N2 - This book pressures the concept of the literary archive surrounding a major work, Langland's fourteenth-century poem Piers Plowman, broadly treating all the major components of the production and reception: questions of authorship, oeuvre, localization, oral transmission, editorial history, forgery (in which ‘fabrication’ is literalized), and translation.  Its first half focuses on the pre-print era, before modern modes of editing become prominent: the problem of our inability to decide whether Langland wrote the fanciful romance William of Palerne, which features a werewolf and lovers in bear-suits; the extent to which modern assumptions about the localization of Piers Plowman have the tendency to reinforce themselves and obscure relevant evidence; the evidence that many of the Latin lines in the poem, usually taken to be integral and productive of its meaning, might well have originated as readers' glosses.  The second half concentrates on the era in which the modern "Piers Plowman" came into being, beginning with the sixteenth century. Stand-alone prophetic excerpts have been sidelined by the focus on the poem as a whole, resulting in a very skewed understanding of the poem's role in religious controversies during the Reformation. Critics' lack of interest in the surviving sixteenth-century copies has kept a remarkably rich body of materials that shows eighteenth-century scholarly interest in the poem's complicated textual state. And no one has noticed that a literary forger working ca. 1800 translated Piers Plowman into heroic couplets. Michel Foucault asserts that we must recognize that the concepts of "oeuvre," "book," and even "literature" itself "require a theory, [which] cannot be constructed unless the field of the facts of discourse on the basis of which those facts are built up appears in its non-synthetic purity." While by no means rejecting his insistence on the imperative to theorize, The Myth of "Piers Plowman"  urges an empirical application of such theorizing, a testing of the case, which will certainly confirm that the categories we have inherited are not quite what they seem at first sight, but are still within view, even if only via the footsteps and traces they have left behind for to us to follow. 

AB - This book pressures the concept of the literary archive surrounding a major work, Langland's fourteenth-century poem Piers Plowman, broadly treating all the major components of the production and reception: questions of authorship, oeuvre, localization, oral transmission, editorial history, forgery (in which ‘fabrication’ is literalized), and translation.  Its first half focuses on the pre-print era, before modern modes of editing become prominent: the problem of our inability to decide whether Langland wrote the fanciful romance William of Palerne, which features a werewolf and lovers in bear-suits; the extent to which modern assumptions about the localization of Piers Plowman have the tendency to reinforce themselves and obscure relevant evidence; the evidence that many of the Latin lines in the poem, usually taken to be integral and productive of its meaning, might well have originated as readers' glosses.  The second half concentrates on the era in which the modern "Piers Plowman" came into being, beginning with the sixteenth century. Stand-alone prophetic excerpts have been sidelined by the focus on the poem as a whole, resulting in a very skewed understanding of the poem's role in religious controversies during the Reformation. Critics' lack of interest in the surviving sixteenth-century copies has kept a remarkably rich body of materials that shows eighteenth-century scholarly interest in the poem's complicated textual state. And no one has noticed that a literary forger working ca. 1800 translated Piers Plowman into heroic couplets. Michel Foucault asserts that we must recognize that the concepts of "oeuvre," "book," and even "literature" itself "require a theory, [which] cannot be constructed unless the field of the facts of discourse on the basis of which those facts are built up appears in its non-synthetic purity." While by no means rejecting his insistence on the imperative to theorize, The Myth of "Piers Plowman"  urges an empirical application of such theorizing, a testing of the case, which will certainly confirm that the categories we have inherited are not quite what they seem at first sight, but are still within view, even if only via the footsteps and traces they have left behind for to us to follow.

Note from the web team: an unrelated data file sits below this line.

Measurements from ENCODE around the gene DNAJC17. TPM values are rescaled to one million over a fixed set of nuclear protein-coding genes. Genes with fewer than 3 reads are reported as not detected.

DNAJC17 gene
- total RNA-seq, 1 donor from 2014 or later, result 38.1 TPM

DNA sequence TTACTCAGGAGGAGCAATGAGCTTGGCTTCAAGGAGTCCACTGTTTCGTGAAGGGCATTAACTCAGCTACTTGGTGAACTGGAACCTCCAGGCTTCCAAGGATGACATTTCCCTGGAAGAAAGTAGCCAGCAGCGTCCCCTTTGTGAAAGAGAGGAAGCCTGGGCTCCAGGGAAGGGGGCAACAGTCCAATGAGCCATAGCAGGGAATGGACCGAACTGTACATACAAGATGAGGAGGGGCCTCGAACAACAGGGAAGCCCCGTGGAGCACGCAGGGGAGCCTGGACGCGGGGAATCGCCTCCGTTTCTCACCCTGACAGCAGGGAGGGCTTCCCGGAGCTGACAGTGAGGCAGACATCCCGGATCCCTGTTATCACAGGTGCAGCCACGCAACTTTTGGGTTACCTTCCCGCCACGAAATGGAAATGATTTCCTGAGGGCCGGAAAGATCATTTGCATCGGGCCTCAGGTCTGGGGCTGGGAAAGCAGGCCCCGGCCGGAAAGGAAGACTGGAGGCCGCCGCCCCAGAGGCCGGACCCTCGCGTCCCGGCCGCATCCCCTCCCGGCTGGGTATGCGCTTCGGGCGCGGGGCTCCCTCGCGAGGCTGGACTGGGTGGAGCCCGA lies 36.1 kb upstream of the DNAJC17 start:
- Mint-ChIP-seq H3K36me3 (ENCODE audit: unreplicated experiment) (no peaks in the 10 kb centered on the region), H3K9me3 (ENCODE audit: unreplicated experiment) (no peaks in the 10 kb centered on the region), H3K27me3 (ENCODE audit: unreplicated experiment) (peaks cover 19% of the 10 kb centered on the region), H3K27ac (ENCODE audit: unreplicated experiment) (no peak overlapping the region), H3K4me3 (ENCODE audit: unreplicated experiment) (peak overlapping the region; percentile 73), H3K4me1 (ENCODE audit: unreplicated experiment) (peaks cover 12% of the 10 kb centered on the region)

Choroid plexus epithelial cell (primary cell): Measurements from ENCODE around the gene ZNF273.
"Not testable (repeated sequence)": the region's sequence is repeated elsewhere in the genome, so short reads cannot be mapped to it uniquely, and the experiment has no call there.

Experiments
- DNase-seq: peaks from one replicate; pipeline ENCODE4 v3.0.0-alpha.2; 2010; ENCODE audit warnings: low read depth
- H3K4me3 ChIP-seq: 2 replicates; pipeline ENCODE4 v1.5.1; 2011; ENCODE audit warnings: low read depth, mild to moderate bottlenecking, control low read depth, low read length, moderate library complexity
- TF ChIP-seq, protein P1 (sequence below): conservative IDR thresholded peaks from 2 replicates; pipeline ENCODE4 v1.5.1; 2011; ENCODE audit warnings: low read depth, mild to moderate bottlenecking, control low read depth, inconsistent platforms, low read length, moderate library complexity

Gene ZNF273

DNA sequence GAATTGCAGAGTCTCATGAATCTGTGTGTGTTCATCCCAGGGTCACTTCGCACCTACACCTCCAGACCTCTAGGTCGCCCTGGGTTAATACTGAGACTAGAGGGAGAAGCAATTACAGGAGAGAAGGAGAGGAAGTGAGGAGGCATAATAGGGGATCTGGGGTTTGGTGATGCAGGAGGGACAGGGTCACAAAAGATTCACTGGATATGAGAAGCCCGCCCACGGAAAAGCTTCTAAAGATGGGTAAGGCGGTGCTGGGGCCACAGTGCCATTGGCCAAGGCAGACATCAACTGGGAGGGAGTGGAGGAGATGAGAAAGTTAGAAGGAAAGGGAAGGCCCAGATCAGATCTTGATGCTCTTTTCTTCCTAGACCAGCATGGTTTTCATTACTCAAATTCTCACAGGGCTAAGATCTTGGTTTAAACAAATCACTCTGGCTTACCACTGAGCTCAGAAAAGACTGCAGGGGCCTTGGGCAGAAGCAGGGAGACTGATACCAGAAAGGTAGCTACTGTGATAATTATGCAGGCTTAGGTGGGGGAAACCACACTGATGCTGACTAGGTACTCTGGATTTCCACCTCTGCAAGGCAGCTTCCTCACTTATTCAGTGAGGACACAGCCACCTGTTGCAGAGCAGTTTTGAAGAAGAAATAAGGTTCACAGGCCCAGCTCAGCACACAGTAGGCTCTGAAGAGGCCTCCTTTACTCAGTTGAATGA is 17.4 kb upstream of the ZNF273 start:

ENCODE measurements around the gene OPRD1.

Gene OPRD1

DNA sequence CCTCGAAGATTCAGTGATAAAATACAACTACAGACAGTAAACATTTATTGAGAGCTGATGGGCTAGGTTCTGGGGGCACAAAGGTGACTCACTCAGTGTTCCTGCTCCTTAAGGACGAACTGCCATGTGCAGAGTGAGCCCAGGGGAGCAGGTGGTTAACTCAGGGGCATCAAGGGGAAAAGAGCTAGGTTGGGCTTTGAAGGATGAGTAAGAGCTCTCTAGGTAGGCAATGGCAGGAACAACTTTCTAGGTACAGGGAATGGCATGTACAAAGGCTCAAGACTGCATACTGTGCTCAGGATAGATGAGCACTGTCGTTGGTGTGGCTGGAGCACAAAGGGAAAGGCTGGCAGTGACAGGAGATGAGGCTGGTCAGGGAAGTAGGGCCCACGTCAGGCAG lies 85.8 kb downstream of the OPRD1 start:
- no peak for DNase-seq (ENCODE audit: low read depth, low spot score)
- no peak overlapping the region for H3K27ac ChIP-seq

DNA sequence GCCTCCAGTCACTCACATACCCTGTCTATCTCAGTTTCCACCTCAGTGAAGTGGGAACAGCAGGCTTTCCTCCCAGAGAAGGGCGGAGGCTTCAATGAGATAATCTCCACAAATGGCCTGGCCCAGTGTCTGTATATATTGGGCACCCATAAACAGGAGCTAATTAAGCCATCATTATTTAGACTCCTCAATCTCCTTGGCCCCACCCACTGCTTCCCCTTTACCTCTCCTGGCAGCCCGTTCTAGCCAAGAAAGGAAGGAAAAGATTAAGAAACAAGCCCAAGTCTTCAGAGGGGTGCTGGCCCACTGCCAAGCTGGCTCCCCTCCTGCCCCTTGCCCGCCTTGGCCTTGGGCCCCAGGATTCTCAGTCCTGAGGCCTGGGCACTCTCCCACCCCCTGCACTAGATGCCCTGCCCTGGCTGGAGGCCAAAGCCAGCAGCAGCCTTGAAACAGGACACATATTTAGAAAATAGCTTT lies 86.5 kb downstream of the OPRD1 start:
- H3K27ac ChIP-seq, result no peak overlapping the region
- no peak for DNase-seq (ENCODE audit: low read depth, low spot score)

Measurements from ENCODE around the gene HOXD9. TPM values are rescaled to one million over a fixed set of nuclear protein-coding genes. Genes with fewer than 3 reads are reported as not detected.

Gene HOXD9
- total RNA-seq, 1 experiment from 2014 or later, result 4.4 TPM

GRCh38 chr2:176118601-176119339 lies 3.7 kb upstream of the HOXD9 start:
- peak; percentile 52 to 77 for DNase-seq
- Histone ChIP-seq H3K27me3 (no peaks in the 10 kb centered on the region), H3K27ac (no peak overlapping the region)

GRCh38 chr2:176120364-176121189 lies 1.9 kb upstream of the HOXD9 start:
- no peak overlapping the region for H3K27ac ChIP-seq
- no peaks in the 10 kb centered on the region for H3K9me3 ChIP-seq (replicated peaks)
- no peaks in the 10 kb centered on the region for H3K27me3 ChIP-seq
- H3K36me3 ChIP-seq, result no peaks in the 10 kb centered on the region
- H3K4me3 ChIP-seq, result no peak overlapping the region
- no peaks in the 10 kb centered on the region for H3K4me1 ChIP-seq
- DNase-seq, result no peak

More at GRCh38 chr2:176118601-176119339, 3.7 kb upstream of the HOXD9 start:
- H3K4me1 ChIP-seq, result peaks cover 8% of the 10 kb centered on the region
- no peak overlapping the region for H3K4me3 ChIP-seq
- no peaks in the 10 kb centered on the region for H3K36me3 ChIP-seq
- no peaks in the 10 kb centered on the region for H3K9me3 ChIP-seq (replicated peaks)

KW - William Langland

KW - Piers Plowman

KW - attribution

KW - William of Palerne

KW - authorship

KW - Archives

KW - Latin

KW - Robert Crowley

KW - Dr. John Taylor

KW - William Burrell

KW - John Urry

KW - Bodleian Library

KW - William Dupre

KW - Francis Douce

U2 - 10.1017/CBO9781107338821

DO - 10.1017/CBO9781107338821

M3 - Book

SN - 9781107043633

T3 - Cambridge Studies in Medieval Literature

BT - The Myth of "Piers Plowman"

PB - Cambridge University Press

CY - Cambridge

ER -